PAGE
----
Date: November 7, 2005
Creator: Apelian, Diran; Pan, Qingyue & Makhlouf, Makhlouf
Partner: UNT Libraries Government Documents Department

SCOPING STUDIES TO DEVELOP A METHOD TO DETERMINE PARTICLE SIZE IN SIMULANT SLUDGE SLURRIES BY SIEVING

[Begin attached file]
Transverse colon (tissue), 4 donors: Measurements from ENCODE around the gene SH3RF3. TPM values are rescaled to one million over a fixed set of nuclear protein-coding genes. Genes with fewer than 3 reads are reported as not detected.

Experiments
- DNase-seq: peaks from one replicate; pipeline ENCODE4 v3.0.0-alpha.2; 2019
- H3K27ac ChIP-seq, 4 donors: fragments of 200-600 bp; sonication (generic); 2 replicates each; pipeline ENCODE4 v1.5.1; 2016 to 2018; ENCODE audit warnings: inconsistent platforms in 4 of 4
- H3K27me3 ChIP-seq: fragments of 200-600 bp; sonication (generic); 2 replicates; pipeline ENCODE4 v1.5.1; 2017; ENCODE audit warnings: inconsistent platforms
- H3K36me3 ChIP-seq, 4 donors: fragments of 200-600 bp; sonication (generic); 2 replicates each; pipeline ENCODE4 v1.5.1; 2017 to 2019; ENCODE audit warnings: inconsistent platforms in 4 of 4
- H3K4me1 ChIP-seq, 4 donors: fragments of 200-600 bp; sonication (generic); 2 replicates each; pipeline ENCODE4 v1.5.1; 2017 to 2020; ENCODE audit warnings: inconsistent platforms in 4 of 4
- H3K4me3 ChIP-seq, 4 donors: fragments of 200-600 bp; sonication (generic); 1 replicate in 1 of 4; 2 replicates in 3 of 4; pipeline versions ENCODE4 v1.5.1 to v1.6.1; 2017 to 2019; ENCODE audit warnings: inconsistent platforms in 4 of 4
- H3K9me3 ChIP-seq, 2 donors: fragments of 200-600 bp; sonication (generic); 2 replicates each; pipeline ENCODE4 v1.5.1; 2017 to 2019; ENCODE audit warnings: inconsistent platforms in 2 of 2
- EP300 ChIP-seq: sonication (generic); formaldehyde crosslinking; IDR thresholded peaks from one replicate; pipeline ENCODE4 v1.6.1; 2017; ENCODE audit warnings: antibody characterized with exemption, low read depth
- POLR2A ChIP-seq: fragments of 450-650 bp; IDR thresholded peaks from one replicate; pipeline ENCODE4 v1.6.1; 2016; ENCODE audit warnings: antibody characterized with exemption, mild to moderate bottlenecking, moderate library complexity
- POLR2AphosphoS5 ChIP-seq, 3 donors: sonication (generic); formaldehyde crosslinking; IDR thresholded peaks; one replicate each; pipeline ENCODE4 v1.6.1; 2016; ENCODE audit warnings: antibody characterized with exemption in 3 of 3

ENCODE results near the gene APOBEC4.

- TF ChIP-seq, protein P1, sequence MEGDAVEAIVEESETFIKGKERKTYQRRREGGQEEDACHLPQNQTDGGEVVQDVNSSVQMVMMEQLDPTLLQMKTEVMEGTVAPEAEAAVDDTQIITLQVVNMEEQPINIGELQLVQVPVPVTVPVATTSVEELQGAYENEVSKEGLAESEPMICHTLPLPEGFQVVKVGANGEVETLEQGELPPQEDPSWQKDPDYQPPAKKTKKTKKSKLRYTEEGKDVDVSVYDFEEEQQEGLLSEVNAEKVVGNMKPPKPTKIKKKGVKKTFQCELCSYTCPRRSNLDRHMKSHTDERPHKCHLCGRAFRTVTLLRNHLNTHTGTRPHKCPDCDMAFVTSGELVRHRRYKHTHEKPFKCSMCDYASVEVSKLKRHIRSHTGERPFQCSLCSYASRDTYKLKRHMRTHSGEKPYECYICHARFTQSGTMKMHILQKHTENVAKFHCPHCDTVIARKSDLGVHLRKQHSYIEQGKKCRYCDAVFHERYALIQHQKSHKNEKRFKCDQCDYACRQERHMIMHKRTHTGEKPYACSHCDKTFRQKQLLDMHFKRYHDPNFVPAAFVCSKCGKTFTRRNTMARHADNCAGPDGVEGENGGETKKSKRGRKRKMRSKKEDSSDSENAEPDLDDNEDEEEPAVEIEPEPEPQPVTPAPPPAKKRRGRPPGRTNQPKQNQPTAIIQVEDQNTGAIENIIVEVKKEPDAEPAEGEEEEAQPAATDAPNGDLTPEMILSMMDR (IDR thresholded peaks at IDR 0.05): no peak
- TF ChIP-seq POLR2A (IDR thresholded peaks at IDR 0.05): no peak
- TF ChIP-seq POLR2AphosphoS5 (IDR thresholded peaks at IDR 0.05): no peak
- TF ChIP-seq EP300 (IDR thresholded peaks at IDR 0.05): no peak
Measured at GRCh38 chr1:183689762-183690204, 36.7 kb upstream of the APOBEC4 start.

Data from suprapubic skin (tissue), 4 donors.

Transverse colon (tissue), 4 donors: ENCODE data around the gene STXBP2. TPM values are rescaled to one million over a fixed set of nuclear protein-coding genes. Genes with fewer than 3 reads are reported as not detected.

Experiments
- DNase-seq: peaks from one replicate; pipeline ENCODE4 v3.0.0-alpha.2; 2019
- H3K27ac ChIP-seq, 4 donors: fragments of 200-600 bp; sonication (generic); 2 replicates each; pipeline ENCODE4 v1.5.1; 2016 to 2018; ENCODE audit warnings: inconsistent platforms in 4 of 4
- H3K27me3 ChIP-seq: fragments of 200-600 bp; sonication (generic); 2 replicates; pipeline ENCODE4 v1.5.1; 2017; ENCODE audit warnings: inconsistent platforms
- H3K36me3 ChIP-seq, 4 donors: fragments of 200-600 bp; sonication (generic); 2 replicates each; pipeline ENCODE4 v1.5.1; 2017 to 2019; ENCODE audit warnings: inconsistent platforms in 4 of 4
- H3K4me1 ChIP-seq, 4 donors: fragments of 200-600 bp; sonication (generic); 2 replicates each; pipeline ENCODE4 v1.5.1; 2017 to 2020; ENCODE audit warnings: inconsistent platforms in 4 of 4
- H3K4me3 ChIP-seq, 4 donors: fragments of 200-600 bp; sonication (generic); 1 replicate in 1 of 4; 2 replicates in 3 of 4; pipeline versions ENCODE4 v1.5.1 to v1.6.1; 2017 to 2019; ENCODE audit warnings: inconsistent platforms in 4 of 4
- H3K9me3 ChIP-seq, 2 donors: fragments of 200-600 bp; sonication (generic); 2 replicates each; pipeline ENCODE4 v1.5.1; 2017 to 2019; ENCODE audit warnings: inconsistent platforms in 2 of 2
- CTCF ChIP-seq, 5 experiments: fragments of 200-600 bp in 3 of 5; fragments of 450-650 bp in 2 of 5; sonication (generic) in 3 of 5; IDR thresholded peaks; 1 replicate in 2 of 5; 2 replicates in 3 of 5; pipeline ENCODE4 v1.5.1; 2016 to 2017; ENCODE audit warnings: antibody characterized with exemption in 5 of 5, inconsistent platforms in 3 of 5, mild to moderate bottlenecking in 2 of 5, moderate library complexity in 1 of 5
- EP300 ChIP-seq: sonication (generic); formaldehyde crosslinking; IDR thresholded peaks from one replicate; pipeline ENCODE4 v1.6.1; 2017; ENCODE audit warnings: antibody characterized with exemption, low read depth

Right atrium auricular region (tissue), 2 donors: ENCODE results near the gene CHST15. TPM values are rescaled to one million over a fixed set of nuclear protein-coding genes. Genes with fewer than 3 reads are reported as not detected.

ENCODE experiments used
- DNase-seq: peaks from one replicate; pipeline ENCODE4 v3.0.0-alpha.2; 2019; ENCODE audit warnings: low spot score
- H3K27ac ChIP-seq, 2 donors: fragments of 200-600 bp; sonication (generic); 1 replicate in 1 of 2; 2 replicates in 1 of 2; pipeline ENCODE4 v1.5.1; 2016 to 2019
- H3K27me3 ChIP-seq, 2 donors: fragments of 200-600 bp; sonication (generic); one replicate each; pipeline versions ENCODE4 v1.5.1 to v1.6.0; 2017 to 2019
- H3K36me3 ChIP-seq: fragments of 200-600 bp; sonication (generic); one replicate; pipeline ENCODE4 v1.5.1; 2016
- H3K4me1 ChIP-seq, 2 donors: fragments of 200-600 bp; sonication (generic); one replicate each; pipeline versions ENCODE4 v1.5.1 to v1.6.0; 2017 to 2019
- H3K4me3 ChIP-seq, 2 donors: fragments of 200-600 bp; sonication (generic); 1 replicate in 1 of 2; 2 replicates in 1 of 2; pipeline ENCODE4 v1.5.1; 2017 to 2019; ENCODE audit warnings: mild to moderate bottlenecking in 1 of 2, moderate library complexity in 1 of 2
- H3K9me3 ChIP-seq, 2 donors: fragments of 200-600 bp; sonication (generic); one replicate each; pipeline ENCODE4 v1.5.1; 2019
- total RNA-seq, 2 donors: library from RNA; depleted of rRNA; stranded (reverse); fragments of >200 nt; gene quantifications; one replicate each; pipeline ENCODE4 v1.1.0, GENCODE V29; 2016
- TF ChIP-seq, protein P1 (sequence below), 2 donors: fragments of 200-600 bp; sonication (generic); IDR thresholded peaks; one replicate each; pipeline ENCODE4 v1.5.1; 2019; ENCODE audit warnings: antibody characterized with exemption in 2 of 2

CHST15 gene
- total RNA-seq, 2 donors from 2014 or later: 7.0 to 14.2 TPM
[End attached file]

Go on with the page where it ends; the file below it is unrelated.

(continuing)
Description: A physical separation method (i.e. sieving) was investigated to determine particle size distribution in non-radioactive sludge slurry simulants with the goal of implementation into the SRNL (Savannah River National Laboratory) shielded cells for use with radioactive sludge slurries. The investigation included obtaining the necessary experimental equipment, developing accessory equipment for use with the sieve shaker (to be able to sieve simulant slurries with aqueous solutions), sieving three different simulant slurries through a number of sieves and determining the particle size distribution gravimetrically, and developing a sufficient cleaning protocol of the sieves for re-use. The experimental protocol involved successive sieving of a NIST standard (to check the particle size retention of the sieves) and three non-radioactive slurry simulants (Batch 3 Tank 40 Test 3, Tank 40 Drum 3 and CETL Sludge Batch 2, which had been previously characterized by Microtrac analysis) through smaller and smaller sieves (150 microns x 5 microns) via use of the wet sieving system or by hand. For each of the three slurries, duplicate experiments were carried out using filtered supernate and DI water (to check the accuracy of the method versus Microtrac data) to sieve the slurry. Particle size determinations using the wet sieving system with DI water agree well with Microtrac data on a volume basis and in some cases the sieving data may be more accurate particularly if the material sieved had large particles. A correction factor had to be applied to data obtained from experiments done with supernate due to the dissolved solids which dried upon the sieves in the drying stage of the experiments. Upon subtraction of the correction factors, the experimental results were very similar to those obtained with DI water. It should be noted that approximately 250 mL of each of three simulant slurries was necessary to have enough filtered ...